The Mars Science Laboratory represents an exponential leap in extraterrestrial science capabilities for a couple of reasons. Curiosity is not only five times larger than Opportunity and Spirit but makes use of miniaturization technologies that, for example, have brought an X-ray diffractometer down from the size of a refrigerator to the size of a bread box, Blake says. “It took us a long time to build X-ray tubes the size of C cell batteries,” he says.
Curiosity will not look directly for life itself, but for chemical markers, such as methane, that might indicate microbes had been, or are, there.
“We now know water was quite extensive on Mars, but we really want to understand the habitability,” says Roger C. Wiens of Los Alamos National Laboratory who is principal investigator for the Chemistry & Camera (ChemCam) instrument package on Curiosity.
ChemCam’s job on Mars will be to look for potentially habitable spots to explore. ChemCam contains a laser, mounted on a mast that rises above Curiosity. The laser can vaporize a layer of material up to 25 feet away. An optical spectrometer will determine the material’s chemical composition using a technique called laser-induced breakdown spectroscopy.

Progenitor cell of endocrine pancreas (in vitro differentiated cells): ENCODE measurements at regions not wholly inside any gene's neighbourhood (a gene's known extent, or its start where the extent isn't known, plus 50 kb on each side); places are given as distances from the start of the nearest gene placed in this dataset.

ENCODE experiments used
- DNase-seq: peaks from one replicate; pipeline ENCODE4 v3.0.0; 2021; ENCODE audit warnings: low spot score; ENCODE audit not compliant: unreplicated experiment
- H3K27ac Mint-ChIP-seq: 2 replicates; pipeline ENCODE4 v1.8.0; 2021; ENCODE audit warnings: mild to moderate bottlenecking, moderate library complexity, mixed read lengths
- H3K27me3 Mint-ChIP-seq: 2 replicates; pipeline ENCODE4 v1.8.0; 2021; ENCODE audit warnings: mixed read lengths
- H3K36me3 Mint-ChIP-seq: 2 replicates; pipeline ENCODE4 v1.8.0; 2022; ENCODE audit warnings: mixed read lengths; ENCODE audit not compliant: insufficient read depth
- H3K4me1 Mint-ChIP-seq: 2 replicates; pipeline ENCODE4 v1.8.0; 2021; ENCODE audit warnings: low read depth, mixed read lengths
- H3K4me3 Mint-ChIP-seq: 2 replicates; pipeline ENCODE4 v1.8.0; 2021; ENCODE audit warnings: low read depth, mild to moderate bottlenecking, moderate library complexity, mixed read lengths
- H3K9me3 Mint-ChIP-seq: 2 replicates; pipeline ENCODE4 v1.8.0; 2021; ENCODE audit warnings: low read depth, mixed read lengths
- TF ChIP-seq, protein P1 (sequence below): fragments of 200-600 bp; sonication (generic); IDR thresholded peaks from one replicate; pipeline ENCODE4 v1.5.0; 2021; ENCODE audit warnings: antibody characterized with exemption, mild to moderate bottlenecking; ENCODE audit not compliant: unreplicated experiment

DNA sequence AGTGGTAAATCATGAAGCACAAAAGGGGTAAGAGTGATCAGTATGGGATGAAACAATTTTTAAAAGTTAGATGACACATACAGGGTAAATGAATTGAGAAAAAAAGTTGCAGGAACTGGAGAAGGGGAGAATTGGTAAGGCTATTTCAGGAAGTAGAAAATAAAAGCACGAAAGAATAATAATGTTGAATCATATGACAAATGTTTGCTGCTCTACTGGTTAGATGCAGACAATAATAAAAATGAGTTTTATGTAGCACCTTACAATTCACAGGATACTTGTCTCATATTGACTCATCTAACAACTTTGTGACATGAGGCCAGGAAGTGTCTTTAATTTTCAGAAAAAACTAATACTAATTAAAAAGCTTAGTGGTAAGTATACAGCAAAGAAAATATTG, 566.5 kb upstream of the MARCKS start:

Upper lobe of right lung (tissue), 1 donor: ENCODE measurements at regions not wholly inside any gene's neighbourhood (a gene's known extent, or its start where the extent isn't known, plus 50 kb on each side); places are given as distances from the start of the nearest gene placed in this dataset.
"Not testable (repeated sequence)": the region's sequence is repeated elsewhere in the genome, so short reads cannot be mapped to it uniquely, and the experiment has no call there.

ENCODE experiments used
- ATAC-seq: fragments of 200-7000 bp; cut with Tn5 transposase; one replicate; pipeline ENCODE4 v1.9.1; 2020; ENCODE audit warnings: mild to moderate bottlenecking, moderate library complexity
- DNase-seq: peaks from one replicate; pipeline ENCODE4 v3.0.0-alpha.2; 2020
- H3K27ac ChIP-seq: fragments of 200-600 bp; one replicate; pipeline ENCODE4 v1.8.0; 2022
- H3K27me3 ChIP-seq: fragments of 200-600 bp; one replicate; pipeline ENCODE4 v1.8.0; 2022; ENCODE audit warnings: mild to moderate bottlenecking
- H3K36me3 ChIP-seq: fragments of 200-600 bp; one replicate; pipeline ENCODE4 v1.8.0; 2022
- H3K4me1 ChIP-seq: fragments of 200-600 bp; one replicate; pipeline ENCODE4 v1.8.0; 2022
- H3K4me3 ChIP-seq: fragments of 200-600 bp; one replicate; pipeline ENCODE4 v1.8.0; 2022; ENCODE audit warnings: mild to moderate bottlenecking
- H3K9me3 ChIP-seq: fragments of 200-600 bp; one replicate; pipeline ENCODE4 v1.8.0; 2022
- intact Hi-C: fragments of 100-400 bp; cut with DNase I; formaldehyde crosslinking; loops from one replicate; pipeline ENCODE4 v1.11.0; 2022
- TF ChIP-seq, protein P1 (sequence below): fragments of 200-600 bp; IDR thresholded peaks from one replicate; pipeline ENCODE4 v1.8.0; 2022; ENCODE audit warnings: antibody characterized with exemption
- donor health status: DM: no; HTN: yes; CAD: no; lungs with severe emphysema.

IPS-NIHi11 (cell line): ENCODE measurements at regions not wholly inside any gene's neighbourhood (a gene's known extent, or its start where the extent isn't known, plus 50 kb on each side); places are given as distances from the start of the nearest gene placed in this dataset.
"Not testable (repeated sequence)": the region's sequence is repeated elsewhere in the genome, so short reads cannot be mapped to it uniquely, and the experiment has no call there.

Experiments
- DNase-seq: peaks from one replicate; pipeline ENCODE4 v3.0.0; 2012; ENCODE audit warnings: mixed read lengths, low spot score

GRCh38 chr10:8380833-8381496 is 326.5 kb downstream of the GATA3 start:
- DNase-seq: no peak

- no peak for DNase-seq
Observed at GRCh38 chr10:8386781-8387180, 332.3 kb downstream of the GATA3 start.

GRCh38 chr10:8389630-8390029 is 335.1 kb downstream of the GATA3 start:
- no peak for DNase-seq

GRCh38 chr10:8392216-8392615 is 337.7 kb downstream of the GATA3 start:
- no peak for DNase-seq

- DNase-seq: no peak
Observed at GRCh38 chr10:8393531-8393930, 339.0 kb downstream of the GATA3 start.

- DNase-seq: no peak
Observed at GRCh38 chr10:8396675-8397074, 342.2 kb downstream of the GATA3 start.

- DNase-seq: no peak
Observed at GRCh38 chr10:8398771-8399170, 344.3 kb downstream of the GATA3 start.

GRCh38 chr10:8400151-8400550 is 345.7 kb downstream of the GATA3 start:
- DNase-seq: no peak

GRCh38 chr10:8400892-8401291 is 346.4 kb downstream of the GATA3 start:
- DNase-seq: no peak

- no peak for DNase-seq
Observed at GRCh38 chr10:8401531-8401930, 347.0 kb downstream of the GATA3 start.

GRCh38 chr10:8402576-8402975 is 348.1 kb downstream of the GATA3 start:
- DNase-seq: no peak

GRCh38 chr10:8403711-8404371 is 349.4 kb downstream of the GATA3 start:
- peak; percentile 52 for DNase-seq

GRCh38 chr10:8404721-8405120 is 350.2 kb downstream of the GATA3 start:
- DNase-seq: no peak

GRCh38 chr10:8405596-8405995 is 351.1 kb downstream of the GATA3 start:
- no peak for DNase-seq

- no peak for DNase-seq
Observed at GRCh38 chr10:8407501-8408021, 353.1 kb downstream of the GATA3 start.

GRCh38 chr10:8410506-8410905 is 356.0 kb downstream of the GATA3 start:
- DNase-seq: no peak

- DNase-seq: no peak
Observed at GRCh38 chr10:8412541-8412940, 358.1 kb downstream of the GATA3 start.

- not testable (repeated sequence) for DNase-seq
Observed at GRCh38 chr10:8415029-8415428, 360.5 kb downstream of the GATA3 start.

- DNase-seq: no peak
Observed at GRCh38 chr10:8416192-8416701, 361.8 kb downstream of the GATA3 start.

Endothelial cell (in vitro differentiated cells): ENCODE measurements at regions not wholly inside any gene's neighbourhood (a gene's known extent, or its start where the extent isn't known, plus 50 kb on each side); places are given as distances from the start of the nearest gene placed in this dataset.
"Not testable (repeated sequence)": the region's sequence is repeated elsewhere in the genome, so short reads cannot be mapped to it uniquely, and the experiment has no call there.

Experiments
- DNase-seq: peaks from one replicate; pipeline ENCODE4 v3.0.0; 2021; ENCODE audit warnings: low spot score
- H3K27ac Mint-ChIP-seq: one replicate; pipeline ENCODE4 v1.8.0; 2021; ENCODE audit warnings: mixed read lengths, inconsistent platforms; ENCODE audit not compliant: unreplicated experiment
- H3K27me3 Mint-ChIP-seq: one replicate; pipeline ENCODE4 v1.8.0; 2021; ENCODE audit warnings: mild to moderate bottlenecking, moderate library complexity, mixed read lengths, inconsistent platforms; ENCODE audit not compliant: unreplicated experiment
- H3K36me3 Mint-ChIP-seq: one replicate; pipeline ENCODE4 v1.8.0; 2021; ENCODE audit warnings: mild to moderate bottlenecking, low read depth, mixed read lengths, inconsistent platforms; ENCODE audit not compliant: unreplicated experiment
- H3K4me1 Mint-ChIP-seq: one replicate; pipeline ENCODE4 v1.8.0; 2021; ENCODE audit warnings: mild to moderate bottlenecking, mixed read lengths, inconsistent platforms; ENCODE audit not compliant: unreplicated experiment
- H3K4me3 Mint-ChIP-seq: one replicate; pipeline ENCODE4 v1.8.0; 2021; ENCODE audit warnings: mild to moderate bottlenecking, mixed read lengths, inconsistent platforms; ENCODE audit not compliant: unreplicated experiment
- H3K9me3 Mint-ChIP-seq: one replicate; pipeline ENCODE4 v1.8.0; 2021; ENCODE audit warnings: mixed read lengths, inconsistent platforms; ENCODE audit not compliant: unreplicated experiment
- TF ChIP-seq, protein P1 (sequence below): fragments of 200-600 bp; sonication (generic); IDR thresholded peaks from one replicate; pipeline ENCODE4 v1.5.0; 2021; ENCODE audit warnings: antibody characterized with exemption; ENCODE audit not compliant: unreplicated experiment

If things look interesting, Curiosity’s arm will swoop in to drill a sample, carry it to the body of the rover, and deposit it into a chamber, where it will be sifted, processed, and apportioned to two analytical instruments.
The mass and laser spectrometers and gas chromatograph of the Sample Analysis at Mars lab will be able to identify a wide range of molecules, from simple methane to organics containing up to 20 carbon atoms, says Paul R. Mahaffy of NASA’s Goddard Space Flight Center in Greenbelt, Md., who is the lab’s principal investigator. Meanwhile the CheMin lab will characterize the minerals in the sample by X-ray diffraction.
The reams of raw data from the Curiosity labs will be posted publicly, allowing scientists around the world to search for evidence of Mars habitability.
Blake, who has been working on CheMin since 1989, says he’ll be happy just to see his project in operation. “If we land and get a sample, and CheMin works, and gets a real answer, I’ll just be home free.”